New Employment Claims Tribunal to be established in Singapore

Author: PM editorial | Date: 24 Aug 2016

Tribunal will take over from Labour Court on all salary-related disputes

A new Employment Claims Tribunal (ECT) is to be established in Singapore from April next year to deal with salary-related disputes.
The ECT act will provide an affordable way for workers to settle issues with their employer. Professionals, managers and executives (PMEs) earning more than SGD4,500 stand to be big winners, as the law currently states they must file potentially costly claims with the civil courts.
“The ECT will take over the Labour Court’s function of hearing statutory salary-related disputes on employee entitlements under the Employment Act, Retirement & Re-employment Act and the Child Development Co-Savings Act,” said Lim Swee Say, Minister for Manpower, during a speech in parliament. “These include unpaid salary, overtime pay, salary in lieu of notice, employment assistance payment and maternity benefits.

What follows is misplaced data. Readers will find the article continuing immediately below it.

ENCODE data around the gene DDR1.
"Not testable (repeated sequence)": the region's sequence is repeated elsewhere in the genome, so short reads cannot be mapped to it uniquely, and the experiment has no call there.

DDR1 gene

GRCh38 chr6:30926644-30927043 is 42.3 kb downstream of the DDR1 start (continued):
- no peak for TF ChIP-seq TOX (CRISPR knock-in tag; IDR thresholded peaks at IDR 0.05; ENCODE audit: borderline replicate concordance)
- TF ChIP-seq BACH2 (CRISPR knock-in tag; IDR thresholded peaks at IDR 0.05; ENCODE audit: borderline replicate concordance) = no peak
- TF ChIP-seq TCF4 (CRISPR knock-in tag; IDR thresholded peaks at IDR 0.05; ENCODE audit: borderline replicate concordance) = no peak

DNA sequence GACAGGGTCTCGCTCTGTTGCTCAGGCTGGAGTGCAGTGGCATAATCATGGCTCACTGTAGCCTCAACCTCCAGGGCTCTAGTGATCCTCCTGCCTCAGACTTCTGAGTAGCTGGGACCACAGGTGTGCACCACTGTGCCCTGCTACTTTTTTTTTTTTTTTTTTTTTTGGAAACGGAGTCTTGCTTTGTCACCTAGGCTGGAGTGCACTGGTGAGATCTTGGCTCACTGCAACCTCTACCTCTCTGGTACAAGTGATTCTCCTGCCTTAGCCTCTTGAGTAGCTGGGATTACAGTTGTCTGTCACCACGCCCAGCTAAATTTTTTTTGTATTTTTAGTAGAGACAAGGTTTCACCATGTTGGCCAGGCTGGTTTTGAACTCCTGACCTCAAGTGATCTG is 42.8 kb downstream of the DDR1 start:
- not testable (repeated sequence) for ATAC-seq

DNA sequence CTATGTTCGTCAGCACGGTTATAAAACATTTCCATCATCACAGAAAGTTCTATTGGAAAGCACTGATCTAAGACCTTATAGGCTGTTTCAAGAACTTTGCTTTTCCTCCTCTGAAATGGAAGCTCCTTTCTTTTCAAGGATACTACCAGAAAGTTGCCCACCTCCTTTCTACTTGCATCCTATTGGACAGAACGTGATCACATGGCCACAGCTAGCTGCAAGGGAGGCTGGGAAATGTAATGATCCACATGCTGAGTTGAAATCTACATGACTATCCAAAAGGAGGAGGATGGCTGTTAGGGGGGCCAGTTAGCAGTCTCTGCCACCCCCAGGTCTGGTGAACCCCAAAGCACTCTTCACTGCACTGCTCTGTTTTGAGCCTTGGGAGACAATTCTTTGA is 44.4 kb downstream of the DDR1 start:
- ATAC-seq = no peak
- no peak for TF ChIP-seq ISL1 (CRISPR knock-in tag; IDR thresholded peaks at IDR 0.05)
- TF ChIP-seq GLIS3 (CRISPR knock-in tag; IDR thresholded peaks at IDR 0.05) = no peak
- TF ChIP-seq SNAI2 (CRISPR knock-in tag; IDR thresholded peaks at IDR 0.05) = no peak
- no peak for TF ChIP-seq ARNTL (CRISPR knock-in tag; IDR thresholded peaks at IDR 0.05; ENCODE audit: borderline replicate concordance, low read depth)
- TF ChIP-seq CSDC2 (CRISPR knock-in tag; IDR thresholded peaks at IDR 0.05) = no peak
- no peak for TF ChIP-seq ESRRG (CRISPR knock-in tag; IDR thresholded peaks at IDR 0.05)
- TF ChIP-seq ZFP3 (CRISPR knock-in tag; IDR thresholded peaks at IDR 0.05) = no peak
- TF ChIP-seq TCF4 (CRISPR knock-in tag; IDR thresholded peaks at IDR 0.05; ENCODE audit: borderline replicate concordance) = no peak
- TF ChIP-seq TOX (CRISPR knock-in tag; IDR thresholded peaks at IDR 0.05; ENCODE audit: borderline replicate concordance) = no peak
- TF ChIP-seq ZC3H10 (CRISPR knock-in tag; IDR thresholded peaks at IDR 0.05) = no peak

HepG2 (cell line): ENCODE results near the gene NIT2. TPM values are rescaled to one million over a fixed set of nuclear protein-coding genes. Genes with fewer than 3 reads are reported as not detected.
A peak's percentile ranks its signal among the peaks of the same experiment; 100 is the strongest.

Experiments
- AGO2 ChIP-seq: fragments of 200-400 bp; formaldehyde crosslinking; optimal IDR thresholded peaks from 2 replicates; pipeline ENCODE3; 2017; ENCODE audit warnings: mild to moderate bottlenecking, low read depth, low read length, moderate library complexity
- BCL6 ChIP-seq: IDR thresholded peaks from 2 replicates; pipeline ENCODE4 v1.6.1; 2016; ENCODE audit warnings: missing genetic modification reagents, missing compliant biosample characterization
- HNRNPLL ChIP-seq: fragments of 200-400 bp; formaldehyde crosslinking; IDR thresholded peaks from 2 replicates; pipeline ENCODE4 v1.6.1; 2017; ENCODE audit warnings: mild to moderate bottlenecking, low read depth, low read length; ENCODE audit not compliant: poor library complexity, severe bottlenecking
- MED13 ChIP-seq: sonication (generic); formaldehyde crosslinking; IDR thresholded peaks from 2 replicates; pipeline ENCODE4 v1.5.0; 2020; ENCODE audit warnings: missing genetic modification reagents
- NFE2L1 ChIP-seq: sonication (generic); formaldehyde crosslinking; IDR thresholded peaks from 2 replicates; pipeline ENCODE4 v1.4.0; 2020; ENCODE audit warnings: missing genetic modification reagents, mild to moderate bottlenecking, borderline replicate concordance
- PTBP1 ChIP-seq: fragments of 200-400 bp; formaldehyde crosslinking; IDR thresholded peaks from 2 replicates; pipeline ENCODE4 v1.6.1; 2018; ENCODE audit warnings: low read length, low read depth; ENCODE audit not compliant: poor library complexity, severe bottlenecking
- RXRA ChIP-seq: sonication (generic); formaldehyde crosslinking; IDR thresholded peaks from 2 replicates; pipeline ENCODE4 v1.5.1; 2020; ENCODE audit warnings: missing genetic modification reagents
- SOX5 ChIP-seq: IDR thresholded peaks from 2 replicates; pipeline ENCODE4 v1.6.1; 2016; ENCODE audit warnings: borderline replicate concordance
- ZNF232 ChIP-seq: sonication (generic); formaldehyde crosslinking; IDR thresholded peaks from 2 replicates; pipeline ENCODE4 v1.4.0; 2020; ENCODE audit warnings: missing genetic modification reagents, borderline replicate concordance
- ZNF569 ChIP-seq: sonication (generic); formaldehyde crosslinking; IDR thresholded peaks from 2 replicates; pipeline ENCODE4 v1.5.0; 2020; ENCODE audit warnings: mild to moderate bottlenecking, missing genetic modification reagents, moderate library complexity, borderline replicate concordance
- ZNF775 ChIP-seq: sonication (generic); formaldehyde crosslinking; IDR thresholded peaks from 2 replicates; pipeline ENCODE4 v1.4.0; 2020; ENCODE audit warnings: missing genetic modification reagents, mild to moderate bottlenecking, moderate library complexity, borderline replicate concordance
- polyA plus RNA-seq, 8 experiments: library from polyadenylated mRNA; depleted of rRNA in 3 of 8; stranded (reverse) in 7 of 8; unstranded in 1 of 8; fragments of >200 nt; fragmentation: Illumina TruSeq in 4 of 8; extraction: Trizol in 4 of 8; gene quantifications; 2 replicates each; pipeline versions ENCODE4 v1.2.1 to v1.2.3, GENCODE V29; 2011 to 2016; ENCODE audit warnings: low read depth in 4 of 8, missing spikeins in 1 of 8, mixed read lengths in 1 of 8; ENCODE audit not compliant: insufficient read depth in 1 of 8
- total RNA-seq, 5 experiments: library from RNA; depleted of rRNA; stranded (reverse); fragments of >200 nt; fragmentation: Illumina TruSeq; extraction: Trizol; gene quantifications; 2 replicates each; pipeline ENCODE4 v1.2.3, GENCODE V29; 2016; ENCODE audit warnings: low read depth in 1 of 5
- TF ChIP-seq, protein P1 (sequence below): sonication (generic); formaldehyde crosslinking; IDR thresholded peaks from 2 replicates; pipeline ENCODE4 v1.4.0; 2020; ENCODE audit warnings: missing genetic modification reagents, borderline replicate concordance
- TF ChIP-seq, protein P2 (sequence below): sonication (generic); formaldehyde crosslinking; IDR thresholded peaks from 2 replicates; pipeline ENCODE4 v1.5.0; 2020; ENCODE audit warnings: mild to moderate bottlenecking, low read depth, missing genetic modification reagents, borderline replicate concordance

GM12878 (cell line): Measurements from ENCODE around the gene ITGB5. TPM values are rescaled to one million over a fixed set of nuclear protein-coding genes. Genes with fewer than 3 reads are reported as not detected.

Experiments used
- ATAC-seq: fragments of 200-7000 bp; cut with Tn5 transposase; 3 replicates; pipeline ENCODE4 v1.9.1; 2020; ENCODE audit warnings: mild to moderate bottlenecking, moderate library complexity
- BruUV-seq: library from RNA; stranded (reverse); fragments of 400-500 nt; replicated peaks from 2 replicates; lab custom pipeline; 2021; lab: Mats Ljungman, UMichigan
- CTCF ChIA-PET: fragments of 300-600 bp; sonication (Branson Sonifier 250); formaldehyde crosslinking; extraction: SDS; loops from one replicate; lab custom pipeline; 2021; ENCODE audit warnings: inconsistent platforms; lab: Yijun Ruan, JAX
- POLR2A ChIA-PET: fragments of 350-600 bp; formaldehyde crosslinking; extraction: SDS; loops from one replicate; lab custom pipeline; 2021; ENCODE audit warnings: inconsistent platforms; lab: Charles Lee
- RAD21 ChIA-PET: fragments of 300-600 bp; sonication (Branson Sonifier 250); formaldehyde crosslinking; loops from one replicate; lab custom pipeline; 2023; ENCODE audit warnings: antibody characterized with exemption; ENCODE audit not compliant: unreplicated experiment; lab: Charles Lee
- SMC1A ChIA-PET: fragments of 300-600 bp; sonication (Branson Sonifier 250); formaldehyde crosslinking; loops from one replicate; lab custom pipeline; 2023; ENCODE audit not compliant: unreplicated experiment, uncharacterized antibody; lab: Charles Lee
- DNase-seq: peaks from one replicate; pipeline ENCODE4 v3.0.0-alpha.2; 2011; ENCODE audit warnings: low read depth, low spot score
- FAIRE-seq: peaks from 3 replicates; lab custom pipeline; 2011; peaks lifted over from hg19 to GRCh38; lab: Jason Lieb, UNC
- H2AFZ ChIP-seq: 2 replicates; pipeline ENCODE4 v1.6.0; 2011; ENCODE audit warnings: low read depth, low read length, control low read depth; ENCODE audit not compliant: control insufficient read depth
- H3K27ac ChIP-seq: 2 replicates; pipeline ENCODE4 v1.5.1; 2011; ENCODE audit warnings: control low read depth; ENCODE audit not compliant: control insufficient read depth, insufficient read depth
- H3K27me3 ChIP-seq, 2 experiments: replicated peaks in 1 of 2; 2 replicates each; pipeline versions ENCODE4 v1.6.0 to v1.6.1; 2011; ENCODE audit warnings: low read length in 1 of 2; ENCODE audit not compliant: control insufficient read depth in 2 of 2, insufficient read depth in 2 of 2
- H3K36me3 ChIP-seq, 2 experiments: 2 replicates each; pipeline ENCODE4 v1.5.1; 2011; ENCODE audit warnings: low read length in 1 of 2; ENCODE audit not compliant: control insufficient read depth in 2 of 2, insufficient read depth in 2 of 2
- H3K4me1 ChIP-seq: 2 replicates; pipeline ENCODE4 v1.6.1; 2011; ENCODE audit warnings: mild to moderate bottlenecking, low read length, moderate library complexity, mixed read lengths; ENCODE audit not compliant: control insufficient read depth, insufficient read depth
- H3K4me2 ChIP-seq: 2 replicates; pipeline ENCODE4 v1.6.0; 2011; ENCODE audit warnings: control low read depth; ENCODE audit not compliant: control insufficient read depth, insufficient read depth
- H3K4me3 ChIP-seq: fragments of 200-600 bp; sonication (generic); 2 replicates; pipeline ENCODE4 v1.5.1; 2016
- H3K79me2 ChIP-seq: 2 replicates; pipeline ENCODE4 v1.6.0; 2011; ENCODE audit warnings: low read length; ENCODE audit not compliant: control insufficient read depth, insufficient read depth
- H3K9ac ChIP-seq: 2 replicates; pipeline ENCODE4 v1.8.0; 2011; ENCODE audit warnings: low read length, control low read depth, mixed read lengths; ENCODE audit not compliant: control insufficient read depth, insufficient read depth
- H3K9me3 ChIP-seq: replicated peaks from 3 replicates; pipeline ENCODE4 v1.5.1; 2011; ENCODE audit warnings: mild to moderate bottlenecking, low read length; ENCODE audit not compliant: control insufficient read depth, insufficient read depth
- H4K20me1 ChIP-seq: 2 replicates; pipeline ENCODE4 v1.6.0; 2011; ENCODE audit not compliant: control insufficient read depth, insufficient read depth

“In addition, the ECT will hear contractual salary-related claims from employees. Such claims include payment of allowances, bonuses, commissions, salary in lieu of notice and retrenchment benefits, provided that these are expressed in monetary terms in the contract,” he said.
Mr Lim also explained that the ECT would have “built-in features to keep the process expeditious and affordable.”
There will be a limit of SGD30,000 on claims for cases with union involvement, and SGD20,000 for all other claims.
Despite the establishment of the ECT next year, Mr Lim was keen to point out that mediation without the involvement of the courts was always the preferred option. “All parties will be required to go through mediation conducted by Ministry of Manpower-approved mediators before their claims can be heard at the ECT. This is because our experience shows that mediation is an effective way of resolving salary-related claims amicably between the parties. More than 90 per cent of Labour Court claims were resolved at the mediation stage without having to go through formal hearings,” he said.